It may not have been an actual empire over which the Duff family presided in their native Chicago. But it was hardly a Mom-and-Pop operation either. Family patriarch John Duff, Jr., his wife Patricia, and their sons had grown wealthy over the decades, having cultivated ties both to City Hall and the underworld. But the past few years have seen the Duffs fall upon hard times, after lengthy investigations by the Labor Department’s Office of Labor-Management Standards (OLMS) and Office of Inspector General, plus the FBI and the IRS. The most important chapter may have been closed in U.S. District Court this May 18-20, with the sentencing of four persons for fraud, money laundering and racketeering.
The actions were not the first aimed at reining in the Duffs. Back in 2000 a federally-appointed monitor, Kurt Muellenberg, banned John Duff III from the Hotel Employees and Restaurant Employees for life, … Read More ➡
Did you hear the one about the two-year-old longshoreman? Neither had most people in Massachusetts – until recently. But truth is stranger than fiction. An ongoing investigation into hiring practices on the Boston docks has revealed the existence of a racket that for nearly two decades has hired children as ghost employees. It’s a scheme with union fingerprints all over it. Massachusetts Attorney General Thomas F. Reilly is probing allegations that three locals affiliated with the International Longshoremen’s Association (ILA) have been inflating their members’ wages. And he’s more than likely to come up with large group of culprits.
The arrangement works like this: The local issues a child, typically the son or daughter of a union member, a union card. That way, the kid qualifies as an employee. All he has to do is “work” a few hours a year. Once he’s old enough to get a real job … Read More ➡
It was the largest case of pension fraud in U.S. history. And it played a major part in how one firm in short order managed to lose $350 million, mostly in the form of union investments. A convicted mastermind of the scheme, Barclay Grayson, now out of prison, is seeking to make amends. He recently provided a Congressional panel with some practical advice on how to prevent repeat performances.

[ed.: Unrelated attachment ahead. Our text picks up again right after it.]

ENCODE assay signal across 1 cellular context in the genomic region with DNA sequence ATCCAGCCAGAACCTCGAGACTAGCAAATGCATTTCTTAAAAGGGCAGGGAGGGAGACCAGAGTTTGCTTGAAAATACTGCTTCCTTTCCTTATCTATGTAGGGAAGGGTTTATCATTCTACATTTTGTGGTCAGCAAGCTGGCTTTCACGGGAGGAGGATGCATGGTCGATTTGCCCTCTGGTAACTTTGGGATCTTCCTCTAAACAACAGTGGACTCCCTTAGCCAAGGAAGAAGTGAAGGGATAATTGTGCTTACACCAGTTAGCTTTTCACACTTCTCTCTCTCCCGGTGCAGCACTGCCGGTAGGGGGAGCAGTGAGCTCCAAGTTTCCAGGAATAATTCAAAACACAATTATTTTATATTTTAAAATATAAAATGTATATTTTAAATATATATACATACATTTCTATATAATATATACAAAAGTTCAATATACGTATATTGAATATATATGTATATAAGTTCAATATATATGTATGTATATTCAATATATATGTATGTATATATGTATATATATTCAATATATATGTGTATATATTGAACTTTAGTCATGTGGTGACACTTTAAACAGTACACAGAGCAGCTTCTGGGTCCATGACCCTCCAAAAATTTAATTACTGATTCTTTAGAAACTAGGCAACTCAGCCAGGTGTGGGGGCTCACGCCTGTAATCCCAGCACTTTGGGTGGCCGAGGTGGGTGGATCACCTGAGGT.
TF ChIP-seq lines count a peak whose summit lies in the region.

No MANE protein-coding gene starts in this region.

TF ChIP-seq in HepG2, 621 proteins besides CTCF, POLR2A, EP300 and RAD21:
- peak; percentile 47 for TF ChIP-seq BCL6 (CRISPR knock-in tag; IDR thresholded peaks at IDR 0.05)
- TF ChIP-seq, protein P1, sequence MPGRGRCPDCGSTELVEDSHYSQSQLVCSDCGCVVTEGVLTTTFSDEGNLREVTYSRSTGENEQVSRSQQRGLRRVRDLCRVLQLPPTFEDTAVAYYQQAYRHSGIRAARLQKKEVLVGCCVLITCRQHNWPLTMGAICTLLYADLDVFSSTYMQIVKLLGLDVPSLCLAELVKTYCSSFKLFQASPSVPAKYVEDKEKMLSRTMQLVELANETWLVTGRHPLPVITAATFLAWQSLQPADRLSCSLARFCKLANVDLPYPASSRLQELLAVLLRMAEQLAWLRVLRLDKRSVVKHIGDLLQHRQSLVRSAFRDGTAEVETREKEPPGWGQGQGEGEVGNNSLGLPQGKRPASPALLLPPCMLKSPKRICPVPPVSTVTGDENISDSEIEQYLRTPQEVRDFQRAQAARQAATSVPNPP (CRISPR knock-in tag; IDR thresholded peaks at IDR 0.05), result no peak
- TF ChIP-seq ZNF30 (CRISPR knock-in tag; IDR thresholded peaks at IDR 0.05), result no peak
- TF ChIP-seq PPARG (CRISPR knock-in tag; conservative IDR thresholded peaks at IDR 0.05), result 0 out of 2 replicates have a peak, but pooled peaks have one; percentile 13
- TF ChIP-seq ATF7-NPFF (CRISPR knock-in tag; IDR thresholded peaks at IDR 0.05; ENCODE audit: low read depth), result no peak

Grayson was president of a now-defunct Portland, Ore.-based investment group, Capital Consultants LLC. In testimony June 9 before the Senate Health, Education, Labor and Pensions Committee, he explained how he and several associates had built their company on an edifice of mail fraud, money laundering, bribery and racketeering. That Capital Consultants (CCL) managed to operate in this manner for as long as it did, explained Grayson, was due in part to the Department of … Read More ➡
On May 12, Amanda Kemmer, ex-secretary for Bricklayers Local 3 in the Des Moines area, was given a 24-month prison sentence plus three years probation, and was ordered to pay full restitution for embezzling union funds. Kemmer pleaded guilty last December in federal court to stealing more than $209,000 over the period January 1997-April 2004. She’d pocketed about $175,000 of that by using a rubber stamp to write herself checks, and raked in the rest by altering pay stubs and pilfering cash. (OLMS, 5/27).
Indictment of Pittsburgh-Area Bookkeeper Unsealed
On May 11, an indictment against Patricia Longbon, ex-bookkeeper for the AFL-CIO’s Building and Construction Trades Department (BCTD) of Southwestern Pennsylvania, was unsealed after a year-long delay. Longbon had been indicted on 25 counts in connection with embezzlement of $10,157 of union funds, and two counts of creating false financial records. The delay was … Read More ➡
Matthew Guglielmetti’s career as a made man is over. But that doesn’t mean he’ll be cooperating with authorities to end other careers in the New England criminal underworld. That’s what his attorney, at least, is counting on. On May 13, Guglielmetti, standing before U.S. District Judge Ernest Torres, pleaded guilty to attempted cocaine-trafficking charges. His arrest back in January was a classic sting of a union whose top leadership long had worked with organized crime figures. Back in 1995 LIUNA, well documented to be in cahoots with mobsters, had averted a federal RICO suit by agreeing to a supervised internal cleanup.
Providence, in particular, was of interest to the Justice Department. The city and surrounding area was the home turf of then-union president Arthur A. Coia, who, like his father, Arthur E. Coia, himself a ranking union official, had worked with New England’s Patriarca crime family. The younger … Read More ➡